Skulls cracked with batons, flashlights, fists, feet and knees. Bodies shot with 1, 10, 50 and 100 bullets. Police brutality is not only constant in the United States, it is thriving and escalating.
The U.S. has the largest prison population in the world. Over 7 million people are incarcerated, on probation or on parole. And oppressed communities of color bear the brunt of the racist system.
Police brutality, the U.S. criminal “justice” system—the prisons, the jails and the courts—are integral parts of the capitalist state.
We invite you to this forum where local activists will discuss the above topics and more including: the case of Assata Shakur, the effects of prison on women and people with mental illness, and the Prison Hunger Strike.
ANSWER Coalition Sacramento 916.572.9680
Commentary from Autumn Thomas-Morales
People in the U.S. have eight times a better chance of being killed a police officer [someone they pay with their tax dollars to “protect and serve them”] than they do of being killed by a terrorist.
Just this month, over 11 civilians living in the U.S. have been killed by law enforcement officers.
At least 3 of the people killed this month by law enforcement officers are said to have been “emotionally disturbed” meaning they suffered from some sort of mental health issue.
It is obscene and absolutely unacceptable that in 2013 over 11 people [one just yesterday (5-28-13)] have been killed by officers sworn to protect and serve the public [criminal or law abiding].
It is 100% unacceptable that most law enforcement departments do not require people undergo rigorous and continuous training on how to approach situations in which a person may be mentally ill, so as to not have to “resort” to using lethal force to subdue them.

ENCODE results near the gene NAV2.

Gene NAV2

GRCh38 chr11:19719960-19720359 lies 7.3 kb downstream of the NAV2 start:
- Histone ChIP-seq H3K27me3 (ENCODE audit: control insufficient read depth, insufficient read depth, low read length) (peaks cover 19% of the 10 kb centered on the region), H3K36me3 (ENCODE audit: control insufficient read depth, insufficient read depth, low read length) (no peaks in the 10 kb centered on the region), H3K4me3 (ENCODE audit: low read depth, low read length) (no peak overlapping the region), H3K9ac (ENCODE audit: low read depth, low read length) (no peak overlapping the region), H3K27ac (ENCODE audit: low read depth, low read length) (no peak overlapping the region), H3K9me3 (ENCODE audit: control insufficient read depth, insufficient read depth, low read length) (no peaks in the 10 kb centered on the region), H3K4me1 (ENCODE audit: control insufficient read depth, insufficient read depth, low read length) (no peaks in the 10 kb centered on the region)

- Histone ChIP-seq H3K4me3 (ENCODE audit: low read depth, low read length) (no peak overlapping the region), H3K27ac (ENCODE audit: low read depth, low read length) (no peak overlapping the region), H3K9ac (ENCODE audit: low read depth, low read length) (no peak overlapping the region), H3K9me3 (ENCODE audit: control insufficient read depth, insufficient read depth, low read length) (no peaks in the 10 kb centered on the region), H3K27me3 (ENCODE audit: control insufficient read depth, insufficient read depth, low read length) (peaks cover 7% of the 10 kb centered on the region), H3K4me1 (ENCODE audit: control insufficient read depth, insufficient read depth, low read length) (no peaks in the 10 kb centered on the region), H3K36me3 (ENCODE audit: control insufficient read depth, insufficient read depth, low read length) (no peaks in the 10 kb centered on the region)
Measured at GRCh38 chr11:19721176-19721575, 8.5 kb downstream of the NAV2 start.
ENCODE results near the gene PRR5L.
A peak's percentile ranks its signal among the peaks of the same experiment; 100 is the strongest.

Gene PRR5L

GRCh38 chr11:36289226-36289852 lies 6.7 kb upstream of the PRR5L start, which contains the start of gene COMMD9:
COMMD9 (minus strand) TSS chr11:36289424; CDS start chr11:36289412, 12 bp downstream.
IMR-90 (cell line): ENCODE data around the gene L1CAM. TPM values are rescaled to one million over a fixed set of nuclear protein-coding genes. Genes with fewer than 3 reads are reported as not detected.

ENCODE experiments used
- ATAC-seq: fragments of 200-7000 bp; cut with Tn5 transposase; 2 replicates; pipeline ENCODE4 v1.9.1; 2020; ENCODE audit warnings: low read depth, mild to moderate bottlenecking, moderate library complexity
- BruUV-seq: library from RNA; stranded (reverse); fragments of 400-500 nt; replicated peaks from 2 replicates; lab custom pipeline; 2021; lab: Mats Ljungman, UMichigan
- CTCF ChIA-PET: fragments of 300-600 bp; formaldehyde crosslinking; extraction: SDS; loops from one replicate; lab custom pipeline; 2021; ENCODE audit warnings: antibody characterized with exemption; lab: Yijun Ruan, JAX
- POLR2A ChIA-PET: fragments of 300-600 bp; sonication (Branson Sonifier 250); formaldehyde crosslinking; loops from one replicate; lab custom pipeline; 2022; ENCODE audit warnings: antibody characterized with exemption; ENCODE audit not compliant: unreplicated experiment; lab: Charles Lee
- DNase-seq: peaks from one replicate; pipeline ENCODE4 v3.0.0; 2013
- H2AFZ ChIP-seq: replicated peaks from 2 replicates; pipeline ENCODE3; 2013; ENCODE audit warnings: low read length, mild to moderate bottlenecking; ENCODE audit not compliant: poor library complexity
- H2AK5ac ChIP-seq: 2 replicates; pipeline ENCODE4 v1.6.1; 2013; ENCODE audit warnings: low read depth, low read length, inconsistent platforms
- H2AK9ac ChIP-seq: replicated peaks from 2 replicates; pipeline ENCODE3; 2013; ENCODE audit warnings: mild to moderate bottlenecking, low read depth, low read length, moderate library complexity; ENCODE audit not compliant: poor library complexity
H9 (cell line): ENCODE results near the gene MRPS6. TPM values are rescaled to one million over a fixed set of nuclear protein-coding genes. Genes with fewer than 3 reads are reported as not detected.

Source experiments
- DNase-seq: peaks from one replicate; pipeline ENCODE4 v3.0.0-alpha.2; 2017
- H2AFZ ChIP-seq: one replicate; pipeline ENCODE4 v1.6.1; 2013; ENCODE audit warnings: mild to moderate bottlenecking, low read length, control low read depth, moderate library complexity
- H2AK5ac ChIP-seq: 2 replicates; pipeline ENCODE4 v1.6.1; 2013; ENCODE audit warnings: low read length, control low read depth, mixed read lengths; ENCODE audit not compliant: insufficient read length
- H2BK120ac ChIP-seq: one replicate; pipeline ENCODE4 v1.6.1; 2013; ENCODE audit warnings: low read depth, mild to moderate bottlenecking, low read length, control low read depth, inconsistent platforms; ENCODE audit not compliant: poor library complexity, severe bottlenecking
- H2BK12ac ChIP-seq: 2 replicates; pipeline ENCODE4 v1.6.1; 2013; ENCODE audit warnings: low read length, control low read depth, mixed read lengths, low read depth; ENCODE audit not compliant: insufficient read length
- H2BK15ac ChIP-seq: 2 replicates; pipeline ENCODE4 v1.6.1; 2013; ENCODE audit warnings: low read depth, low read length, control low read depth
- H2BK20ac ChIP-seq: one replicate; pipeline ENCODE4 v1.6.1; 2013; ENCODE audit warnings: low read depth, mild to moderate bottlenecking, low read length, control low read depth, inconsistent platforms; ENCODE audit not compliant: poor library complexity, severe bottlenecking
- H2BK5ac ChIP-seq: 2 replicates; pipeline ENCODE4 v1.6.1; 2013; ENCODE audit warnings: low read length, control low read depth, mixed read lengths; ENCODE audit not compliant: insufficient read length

It is 100% unacceptable that at least 5 of the people killed this month were people of color when people of color only represent 22.9% of the population (per the 2010 U.S. Census: http://www.census.gov/prod/cen2010/briefs/c2010br-05.pdf
). This is clearly is clearly endemic to a system that constantly demonizes, exploits and profiles people of color.
Incidents involving police brutality have increased. One of the better known cases involving a pregnant woman being pulled over hog tied on the 110 freeway in Los Angeles,CA by the California Highay Patrol for merely driving while on her cell phone (http://articles.latimes.com/2013/jan/17/local/la-me-chp-pregnant-woman-20130118
). There’s also the well known case of Alesia Thomas, an African-American woman from Los Angeles,CA who died after a LAPD officer kicked her in the genitals [violence clearly aimed at her Black womanhood and fueled by the officer’s disdain for black people and women] (http://www.huffingtonpost.com/2012/08/31/alesia-thomas-death-lapd_n_1846775.html
The instances of abuses such as [tw] rape, forced pregnacy, and beatings for women incarcerated are so alarming and disgusting I’d need to make a new post to label it properly so as to not trigger people.
Things only get worse for people when they are LGBTQAI because of the already pre-established lack of respect the police have the poor, people of color, and women. The number of police initiated assaults against LGBTQAI people has remained just as steady as hate crimes from the general public against LGBTQAI people.
The ANSWER Coalition and it’s allies understand that our police are essential to the system that demonizes and victims women, people of color, non-able bodied people, LBGT people, and the poor. The forum will thoroughly cover how police brutality has intersections within it, and then propose resolutions as well as call people to action.
Please join the ANSWER coalition and others at this forum to learn more about police brutality, the industrial prison complex and how we can combat them both and build a movement that holds our police officers, penal system and court system accountable.
—Autumn Thomas-Morales, 2013 [organizer]